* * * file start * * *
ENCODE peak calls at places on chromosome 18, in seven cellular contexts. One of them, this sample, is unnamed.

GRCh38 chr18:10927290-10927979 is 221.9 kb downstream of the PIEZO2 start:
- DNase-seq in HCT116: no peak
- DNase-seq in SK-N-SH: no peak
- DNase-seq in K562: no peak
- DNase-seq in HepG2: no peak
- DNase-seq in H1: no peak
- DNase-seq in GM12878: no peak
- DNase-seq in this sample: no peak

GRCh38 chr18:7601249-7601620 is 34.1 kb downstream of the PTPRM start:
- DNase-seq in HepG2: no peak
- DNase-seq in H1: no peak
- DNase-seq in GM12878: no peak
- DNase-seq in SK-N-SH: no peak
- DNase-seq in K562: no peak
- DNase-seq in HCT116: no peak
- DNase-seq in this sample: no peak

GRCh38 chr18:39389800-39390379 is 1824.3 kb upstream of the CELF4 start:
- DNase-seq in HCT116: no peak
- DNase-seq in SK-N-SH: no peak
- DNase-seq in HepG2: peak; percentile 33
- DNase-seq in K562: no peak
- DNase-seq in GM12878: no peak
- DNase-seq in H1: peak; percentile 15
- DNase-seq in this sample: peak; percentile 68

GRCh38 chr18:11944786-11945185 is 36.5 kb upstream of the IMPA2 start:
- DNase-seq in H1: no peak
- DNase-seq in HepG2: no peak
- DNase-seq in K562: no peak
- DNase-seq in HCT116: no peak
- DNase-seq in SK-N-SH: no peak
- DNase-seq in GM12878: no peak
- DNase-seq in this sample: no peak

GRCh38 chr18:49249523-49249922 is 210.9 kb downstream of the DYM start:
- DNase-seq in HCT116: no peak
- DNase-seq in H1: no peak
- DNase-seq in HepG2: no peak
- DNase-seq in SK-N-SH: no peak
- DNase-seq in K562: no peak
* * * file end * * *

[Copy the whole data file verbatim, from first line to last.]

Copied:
ENCODE peak calls at places on chromosome 18, in seven cellular contexts. One of them, this sample, is unnamed.

GRCh38 chr18:10927290-10927979 is 221.9 kb downstream of the PIEZO2 start:
- DNase-seq in HCT116: no peak
- DNase-seq in SK-N-SH: no peak
- DNase-seq in K562: no peak
- DNase-seq in HepG2: no peak
- DNase-seq in H1: no peak
- DNase-seq in GM12878: no peak
- DNase-seq in this sample: no peak

GRCh38 chr18:7601249-7601620 is 34.1 kb downstream of the PTPRM start:
- DNase-seq in HepG2: no peak
- DNase-seq in H1: no peak
- DNase-seq in GM12878: no peak
- DNase-seq in SK-N-SH: no peak
- DNase-seq in K562: no peak
- DNase-seq in HCT116: no peak
- DNase-seq in this sample: no peak

GRCh38 chr18:39389800-39390379 is 1824.3 kb upstream of the CELF4 start:
- DNase-seq in HCT116: no peak
- DNase-seq in SK-N-SH: no peak
- DNase-seq in HepG2: peak; percentile 33
- DNase-seq in K562: no peak
- DNase-seq in GM12878: no peak
- DNase-seq in H1: peak; percentile 15
- DNase-seq in this sample: peak; percentile 68

GRCh38 chr18:11944786-11945185 is 36.5 kb upstream of the IMPA2 start:
- DNase-seq in H1: no peak
- DNase-seq in HepG2: no peak
- DNase-seq in K562: no peak
- DNase-seq in HCT116: no peak
- DNase-seq in SK-N-SH: no peak
- DNase-seq in GM12878: no peak
- DNase-seq in this sample: no peak

GRCh38 chr18:49249523-49249922 is 210.9 kb downstream of the DYM start:
- DNase-seq in HCT116: no peak
- DNase-seq in H1: no peak
- DNase-seq in HepG2: no peak
- DNase-seq in SK-N-SH: no peak
- DNase-seq in K562: no peak